Don't use plastic pipe on a boat, use HOSE.
__________________
Sailingdog

To view links or images in signatures your post count must be 10 or greater. You currently have 0 posts.

Telstar 28
New England

You know what the first rule of sailing is? ...Love. You can learn all the math in the 'verse, but you take
a boat to the sea you don't love, she'll shake you off just as sure as the turning of the worlds. Love keeps
her going when she oughta fall down, tells you she's hurting 'fore she keens. Makes her a home.

—Cpt. Mal Reynolds, Serenity (edited)

If you're new to the Sailnet Forums... please read this
To view links or images in signatures your post count must be 10 or greater. You currently have 0 posts.
.

Still—DON'T READ THAT POST AGAIN.
Reply With Quote Share with Facebook
  #10  
Old 06-08-2009
Junior Member
 
Join Date: Jun 2009
Posts: 7
Thanks: 0
Thanked 0 Times in 0 Posts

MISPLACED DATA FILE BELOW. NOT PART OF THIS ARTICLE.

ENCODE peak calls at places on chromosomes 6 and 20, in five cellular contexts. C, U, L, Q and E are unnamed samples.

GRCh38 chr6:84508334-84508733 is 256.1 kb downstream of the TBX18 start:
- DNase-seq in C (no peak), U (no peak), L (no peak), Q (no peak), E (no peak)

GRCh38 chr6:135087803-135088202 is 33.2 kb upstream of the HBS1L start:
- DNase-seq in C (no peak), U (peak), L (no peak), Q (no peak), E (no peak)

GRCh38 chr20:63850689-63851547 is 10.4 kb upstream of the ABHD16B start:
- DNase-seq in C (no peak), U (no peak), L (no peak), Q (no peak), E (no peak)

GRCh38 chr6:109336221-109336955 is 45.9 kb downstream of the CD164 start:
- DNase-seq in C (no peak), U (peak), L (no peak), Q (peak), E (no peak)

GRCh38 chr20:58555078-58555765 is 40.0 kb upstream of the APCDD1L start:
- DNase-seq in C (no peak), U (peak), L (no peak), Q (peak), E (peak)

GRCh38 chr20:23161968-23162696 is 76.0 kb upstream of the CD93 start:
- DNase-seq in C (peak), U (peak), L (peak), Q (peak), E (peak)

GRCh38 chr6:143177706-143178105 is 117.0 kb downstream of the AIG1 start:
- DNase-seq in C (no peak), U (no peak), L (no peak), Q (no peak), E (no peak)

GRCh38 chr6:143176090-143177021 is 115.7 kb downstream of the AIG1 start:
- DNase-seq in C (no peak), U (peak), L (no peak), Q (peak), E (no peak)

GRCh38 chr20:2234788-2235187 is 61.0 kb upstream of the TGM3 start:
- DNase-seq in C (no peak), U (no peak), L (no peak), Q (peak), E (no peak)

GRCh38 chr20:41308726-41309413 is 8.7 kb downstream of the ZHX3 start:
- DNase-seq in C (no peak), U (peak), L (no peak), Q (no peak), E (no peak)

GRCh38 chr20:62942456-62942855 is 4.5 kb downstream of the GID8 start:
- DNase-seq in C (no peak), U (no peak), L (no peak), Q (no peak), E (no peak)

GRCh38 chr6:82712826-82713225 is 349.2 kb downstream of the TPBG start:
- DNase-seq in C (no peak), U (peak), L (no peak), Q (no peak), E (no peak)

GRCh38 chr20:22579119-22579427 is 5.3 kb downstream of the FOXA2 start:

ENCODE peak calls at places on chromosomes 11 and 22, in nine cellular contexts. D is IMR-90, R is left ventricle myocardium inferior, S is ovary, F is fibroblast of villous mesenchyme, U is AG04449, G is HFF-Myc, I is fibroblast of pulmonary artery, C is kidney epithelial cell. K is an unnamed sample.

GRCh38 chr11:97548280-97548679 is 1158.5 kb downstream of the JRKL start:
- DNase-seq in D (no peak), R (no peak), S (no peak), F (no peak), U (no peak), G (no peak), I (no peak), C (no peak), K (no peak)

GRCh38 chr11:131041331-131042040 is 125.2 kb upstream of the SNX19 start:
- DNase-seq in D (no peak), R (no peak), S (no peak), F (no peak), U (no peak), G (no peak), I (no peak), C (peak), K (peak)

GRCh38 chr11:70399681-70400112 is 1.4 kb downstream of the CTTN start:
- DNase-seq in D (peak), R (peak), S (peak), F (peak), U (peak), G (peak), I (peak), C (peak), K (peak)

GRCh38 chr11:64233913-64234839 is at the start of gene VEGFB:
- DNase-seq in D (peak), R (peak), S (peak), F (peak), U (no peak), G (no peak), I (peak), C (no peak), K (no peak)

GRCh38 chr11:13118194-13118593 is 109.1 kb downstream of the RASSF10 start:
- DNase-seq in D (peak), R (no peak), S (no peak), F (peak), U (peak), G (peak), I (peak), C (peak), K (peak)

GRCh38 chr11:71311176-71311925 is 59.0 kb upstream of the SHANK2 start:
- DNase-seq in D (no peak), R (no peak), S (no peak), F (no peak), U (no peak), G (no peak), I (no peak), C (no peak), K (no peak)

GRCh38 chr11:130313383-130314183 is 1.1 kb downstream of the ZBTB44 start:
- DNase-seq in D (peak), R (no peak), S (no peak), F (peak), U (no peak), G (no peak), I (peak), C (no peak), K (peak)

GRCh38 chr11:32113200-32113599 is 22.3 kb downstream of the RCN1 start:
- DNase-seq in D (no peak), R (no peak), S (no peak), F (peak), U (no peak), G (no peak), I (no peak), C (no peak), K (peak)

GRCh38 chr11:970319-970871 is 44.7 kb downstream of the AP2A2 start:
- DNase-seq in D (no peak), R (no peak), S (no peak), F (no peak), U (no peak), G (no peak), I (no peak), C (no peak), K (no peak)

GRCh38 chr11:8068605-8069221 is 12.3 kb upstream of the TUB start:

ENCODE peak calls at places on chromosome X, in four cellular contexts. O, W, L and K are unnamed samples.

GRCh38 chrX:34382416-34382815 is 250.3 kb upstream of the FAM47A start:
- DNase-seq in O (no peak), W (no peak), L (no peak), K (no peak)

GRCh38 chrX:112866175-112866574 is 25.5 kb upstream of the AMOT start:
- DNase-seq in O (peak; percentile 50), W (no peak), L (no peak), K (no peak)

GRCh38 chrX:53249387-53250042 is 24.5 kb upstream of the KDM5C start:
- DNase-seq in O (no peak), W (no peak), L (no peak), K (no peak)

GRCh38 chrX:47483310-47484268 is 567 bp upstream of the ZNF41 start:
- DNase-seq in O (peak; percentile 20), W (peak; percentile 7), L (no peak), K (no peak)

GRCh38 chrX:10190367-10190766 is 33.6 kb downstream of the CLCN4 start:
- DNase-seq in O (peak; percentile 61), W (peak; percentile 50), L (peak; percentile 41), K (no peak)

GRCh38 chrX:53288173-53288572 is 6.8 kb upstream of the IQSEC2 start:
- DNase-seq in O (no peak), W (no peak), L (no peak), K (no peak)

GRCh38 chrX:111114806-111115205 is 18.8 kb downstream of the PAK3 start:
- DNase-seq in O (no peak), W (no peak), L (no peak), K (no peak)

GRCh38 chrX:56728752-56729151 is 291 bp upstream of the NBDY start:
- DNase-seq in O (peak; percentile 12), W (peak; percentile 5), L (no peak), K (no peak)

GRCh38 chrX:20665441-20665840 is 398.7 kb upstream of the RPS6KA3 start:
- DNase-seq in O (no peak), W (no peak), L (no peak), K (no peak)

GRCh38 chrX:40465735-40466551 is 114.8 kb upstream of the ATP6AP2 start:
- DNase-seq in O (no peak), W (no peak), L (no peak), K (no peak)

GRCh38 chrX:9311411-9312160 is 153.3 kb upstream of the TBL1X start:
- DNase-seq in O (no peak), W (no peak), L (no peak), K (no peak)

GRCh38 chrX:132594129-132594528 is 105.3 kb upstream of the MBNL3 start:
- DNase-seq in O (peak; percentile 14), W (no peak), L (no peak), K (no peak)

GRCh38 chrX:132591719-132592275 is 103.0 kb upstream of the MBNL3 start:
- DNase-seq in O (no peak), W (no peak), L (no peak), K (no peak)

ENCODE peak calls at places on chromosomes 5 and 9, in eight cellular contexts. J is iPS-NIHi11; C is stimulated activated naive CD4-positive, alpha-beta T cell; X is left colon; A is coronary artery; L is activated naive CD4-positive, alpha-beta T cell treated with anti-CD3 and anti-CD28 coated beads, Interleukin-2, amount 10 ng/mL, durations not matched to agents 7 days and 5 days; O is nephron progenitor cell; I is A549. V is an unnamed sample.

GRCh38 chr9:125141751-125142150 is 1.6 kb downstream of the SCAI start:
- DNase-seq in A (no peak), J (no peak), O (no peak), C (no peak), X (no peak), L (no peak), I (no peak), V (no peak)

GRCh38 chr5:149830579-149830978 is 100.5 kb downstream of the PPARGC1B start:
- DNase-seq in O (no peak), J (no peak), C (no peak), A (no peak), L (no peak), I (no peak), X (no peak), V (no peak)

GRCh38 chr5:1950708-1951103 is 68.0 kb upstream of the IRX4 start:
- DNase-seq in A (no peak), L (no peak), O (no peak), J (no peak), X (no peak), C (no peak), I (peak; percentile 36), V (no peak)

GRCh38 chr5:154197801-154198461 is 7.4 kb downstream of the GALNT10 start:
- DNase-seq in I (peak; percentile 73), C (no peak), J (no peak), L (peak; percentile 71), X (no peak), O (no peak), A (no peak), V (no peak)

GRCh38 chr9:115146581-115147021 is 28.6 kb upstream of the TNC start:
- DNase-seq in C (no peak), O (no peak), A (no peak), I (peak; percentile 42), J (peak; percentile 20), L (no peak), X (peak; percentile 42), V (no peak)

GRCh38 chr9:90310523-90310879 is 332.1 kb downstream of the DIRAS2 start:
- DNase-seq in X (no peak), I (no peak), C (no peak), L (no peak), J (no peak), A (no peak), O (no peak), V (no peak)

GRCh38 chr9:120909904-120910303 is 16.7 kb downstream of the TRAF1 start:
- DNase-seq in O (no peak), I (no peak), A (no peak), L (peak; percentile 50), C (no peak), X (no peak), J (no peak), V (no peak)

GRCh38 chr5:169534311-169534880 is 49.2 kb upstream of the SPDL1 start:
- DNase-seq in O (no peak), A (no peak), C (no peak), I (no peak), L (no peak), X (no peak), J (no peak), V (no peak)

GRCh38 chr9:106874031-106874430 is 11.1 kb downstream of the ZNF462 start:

Rep Power: 0
Fredpinczuk is on a distinguished road
Thank you for all the tips, really glad to have found this forum.

Cheers
Reply With Quote Share with Facebook
Reply


Currently Active Users Viewing This Thread: 1 (0 members and 1 guests)
 
Thread Tools

 
Posting Rules
You may post new threads
You may post replies
You may post attachments
You may edit your posts

BB code is On
Smilies are On
[IMG] code is On
HTML code is On


Similar Threads
Thread Thread Starter Forum Replies Last Post
Making Passage w/o a Rudder wind_magic Seamanship & Navigation 60 07-16-2010 01:23 PM
help with lifes dream kimby Boat Review and Purchase Forum 37 12-02-2009 11:32 PM
Naming and Renaming Your Boat Sue & Larry Cruising Articles 0 12-15-2003 07:00 PM
Fine-Tuning the Autopilot, Part Two Dan Neri Gear and Maintenance Articles 0 10-13-2003 08:00 PM
The Balance of Hull and Sails Steve Colgate Learning to Sail Articles 0 05-25-2000 08:00 PM


All times are GMT -4. The time now is 11:01 AM.

Add to My Yahoo!         
Powered by vBulletin® Version 3.8.7
Copyright ©2000 - 2014, vBulletin Solutions, Inc.
SEO by vBSEO 3.6.1
(c) Marine.com LLC 2000-2012

The SailNet.com store is owned and operated by a company independent of the SailNet.com forum. You are now leaving the SailNet forum. Click OK to continue or Cancel to return to the SailNet forum.